midterm 1

midterm 1 - Philosophy 140: Midterm Study Guide Professor...

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Professor Robin Jeshion Midterm: February 29 th , 2012 You should know and be able to articulate: 1. What it is for an argument to be valid. An argument is valid if and only if its conclusion follows from its premises. For a colclusion to follow from its premesis, there must be a logical relationship between them. Eg. P1 – all humans are mortal. P2 – Obama is a human. C- Therefore Obama is mortal. The premises follow from the conclusion in virtue of its form. Valid arguments can have false conclusions: p1 – All humans are moral. P2 – Zeus is a human. C- Therefore, Zeus is mortal. IF P1 and P2 are both true, then C must be true! Likewise, you can have a true conclusion but an invalid argument.But then whats the worth of validity? Valid arguments preserve truth. IF you have true premises, you are guaranteed to get a true conclusion. 2. What it is for an argument to be sound. An argument is sound if and only if it is valid and it has all true premises. So if you think an argument is sound, then, to be consistent you must also think that the conlusion of the argument is true. If you think that an argument is valid but its conlusion is false, then you must locate the problem in the argument with one of its premises and prove that it is not a sound argument. 3. The meta-ethical view of moral relativism. Relativism: The moral rightness or wrongness of an action is not universal, but relative to some person or persons or society or culture. Individual Relativism: the moral rightness or wrongness of an action is relative to the feelings or opinions of a speaker. E.g, I say and believe: “It is morally wrong to have a first trimester abortion” According to Individual Relativism what I said was true for me, because moral truth is relative to individuals, here relative to my own set of beliefs and attitudes. If you believe a first trimester abortion is morally unacceptable, then what I said is not true for you. But there is no conflict here. For the truth of your belief is relative to your own opinions and attitudes. Ethical Relativism: the moral rightness or wrongness or an action is relative to the rules of a society or a culture. The rules of a society or a culture determines the rightness or wrongness of an action. The “highest court of appeal” of a moral rule comes from the society or culture – not any universal or culture-independent moral rule. 4. The Utilitarian approach to ethics, including the Principle of Equality and differences in Bentham’s theory and Mill’s. Moral decisions should be based exclusively on an assessment of the expected consequences of the available courses of action. Greatest Happiness Principle (Principle of Utility): greatest happiness for the greatest number is the foundation of ethics and law. Bentham wanted to “measure” happiness in terms of pleasure and pain.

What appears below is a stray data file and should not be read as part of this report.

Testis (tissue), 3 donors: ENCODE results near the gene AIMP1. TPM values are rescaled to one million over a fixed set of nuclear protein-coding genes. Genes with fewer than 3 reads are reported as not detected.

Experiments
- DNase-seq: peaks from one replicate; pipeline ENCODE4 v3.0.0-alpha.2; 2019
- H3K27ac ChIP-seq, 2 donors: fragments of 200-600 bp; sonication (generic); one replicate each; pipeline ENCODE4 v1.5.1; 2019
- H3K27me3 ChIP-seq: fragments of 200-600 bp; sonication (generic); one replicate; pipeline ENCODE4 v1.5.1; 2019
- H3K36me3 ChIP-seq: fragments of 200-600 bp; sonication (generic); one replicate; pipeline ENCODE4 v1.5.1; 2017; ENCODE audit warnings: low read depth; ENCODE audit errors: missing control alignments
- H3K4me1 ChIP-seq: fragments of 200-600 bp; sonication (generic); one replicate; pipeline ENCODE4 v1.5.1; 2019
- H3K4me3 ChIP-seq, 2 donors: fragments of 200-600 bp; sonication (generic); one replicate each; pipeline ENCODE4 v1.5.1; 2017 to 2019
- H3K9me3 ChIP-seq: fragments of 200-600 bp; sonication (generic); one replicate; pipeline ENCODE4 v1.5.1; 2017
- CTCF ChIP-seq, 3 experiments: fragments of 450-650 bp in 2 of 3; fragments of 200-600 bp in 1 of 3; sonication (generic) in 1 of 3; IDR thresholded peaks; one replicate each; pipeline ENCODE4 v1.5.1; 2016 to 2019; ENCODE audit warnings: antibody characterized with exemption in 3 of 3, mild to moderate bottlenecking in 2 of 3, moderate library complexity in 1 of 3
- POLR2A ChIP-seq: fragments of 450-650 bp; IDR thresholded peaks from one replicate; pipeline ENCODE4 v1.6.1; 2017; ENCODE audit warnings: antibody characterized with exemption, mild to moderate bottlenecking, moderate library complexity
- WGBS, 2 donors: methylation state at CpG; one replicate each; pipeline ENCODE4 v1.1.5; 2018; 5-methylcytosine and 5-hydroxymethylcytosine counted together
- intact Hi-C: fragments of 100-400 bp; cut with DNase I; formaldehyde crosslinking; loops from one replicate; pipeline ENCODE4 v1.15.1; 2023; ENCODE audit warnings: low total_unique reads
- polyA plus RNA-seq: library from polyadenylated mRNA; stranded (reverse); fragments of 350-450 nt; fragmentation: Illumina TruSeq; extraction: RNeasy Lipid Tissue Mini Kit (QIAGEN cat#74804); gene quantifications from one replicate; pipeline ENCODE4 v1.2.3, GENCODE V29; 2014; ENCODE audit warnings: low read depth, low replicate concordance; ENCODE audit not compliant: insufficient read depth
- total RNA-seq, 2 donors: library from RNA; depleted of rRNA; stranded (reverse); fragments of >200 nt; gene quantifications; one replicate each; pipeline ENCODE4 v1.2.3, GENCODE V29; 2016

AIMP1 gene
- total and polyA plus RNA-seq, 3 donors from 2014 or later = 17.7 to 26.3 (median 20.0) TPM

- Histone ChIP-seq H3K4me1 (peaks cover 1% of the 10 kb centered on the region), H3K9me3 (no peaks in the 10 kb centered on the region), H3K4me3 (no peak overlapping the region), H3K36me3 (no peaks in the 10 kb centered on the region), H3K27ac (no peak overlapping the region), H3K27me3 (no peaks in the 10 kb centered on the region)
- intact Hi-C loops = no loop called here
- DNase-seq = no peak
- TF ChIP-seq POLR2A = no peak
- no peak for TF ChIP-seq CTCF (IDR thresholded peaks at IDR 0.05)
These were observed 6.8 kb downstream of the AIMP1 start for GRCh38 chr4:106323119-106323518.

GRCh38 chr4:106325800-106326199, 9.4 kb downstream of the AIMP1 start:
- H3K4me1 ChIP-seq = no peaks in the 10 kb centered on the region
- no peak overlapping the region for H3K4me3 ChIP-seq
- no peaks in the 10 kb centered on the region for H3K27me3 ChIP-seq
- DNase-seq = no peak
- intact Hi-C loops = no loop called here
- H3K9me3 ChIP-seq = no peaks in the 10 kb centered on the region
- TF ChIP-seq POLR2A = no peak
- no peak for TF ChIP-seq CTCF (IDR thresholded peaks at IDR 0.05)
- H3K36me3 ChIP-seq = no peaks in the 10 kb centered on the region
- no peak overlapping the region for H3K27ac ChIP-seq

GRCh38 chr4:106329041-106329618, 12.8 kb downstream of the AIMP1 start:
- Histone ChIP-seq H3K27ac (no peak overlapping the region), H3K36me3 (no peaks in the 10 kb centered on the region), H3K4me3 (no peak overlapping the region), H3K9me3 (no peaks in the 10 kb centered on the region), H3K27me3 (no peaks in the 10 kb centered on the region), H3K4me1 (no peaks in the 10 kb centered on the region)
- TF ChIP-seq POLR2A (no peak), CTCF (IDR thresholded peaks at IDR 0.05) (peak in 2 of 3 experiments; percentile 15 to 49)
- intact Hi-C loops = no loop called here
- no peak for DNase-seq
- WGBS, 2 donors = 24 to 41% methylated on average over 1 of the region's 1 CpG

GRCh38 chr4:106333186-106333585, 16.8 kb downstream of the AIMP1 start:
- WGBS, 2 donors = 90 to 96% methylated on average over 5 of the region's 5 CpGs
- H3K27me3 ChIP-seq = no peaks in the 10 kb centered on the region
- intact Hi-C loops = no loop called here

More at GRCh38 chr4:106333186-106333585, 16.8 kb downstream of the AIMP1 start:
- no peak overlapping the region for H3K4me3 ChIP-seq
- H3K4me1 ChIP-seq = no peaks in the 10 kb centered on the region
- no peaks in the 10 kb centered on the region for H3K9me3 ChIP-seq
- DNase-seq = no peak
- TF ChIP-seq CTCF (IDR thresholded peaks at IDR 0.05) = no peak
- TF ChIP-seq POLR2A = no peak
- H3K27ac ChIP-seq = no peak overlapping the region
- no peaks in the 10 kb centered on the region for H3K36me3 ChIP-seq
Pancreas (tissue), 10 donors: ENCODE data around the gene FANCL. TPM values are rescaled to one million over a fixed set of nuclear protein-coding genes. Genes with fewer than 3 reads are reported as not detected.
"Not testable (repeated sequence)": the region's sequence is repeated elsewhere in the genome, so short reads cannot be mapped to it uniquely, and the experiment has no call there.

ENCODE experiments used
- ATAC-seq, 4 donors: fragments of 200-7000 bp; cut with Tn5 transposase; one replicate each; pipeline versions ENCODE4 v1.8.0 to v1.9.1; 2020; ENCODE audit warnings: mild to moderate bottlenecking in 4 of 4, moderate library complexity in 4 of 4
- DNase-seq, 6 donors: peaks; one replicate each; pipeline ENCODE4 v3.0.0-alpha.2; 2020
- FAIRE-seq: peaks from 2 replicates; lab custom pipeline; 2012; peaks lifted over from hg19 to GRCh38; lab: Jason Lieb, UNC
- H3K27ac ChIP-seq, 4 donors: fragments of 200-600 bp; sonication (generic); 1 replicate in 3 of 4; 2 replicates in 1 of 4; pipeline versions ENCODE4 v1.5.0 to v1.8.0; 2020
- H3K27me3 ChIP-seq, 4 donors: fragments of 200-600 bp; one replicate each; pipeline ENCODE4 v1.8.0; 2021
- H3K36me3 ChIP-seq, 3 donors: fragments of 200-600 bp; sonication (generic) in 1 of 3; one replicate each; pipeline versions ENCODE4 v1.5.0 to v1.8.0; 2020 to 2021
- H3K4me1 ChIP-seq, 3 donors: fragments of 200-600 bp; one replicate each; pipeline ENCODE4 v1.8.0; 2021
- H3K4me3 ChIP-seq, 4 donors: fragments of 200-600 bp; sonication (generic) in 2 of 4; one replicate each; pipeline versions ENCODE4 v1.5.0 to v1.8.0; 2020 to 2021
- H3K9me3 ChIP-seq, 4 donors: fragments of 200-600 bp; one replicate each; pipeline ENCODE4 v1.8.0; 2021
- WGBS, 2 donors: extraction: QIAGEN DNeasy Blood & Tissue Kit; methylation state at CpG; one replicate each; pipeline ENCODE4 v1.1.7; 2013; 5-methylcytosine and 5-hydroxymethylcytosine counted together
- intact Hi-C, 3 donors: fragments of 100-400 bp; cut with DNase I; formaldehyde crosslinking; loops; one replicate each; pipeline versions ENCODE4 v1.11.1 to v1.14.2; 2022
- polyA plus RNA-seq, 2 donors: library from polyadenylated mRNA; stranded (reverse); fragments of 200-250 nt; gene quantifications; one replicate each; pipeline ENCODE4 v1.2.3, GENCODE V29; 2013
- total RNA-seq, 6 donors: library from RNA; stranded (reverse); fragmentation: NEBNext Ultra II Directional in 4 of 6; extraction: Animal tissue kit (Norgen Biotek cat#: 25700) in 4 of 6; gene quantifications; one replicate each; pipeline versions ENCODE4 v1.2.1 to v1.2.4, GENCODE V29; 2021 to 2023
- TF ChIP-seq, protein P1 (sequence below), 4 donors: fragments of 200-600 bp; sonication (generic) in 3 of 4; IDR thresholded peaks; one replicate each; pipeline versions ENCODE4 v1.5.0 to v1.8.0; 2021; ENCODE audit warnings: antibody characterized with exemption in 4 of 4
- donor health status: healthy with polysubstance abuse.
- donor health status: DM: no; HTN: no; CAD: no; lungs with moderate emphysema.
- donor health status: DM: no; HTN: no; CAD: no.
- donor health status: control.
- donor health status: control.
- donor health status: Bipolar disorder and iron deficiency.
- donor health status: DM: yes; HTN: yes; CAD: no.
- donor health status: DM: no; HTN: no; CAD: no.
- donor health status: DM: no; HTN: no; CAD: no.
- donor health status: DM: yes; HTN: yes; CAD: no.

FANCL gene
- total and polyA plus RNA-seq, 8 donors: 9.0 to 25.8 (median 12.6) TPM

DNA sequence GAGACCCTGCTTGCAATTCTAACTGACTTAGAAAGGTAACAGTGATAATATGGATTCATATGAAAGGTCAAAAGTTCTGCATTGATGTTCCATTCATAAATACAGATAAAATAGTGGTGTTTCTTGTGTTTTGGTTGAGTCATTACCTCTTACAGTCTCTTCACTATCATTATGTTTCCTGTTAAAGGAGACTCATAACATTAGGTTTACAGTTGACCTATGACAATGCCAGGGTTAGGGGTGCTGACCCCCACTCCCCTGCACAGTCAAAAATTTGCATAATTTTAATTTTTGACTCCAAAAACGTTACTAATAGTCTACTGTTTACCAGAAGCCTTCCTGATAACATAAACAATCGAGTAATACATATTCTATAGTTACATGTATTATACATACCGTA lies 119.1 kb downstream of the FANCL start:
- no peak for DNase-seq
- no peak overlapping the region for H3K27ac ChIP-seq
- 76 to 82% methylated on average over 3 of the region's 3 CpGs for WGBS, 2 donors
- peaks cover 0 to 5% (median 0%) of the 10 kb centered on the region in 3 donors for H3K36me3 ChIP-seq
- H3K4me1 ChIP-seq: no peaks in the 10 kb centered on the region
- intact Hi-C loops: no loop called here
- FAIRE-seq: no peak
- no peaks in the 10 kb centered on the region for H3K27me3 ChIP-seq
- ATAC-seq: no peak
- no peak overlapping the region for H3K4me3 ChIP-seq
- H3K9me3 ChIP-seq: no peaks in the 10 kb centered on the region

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This note was uploaded on 04/03/2012 for the course PHIL 140 taught by Professor Yaffe during the Spring '07 term at USC.

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midterm 1 - Philosophy 140: Midterm Study Guide Professor...

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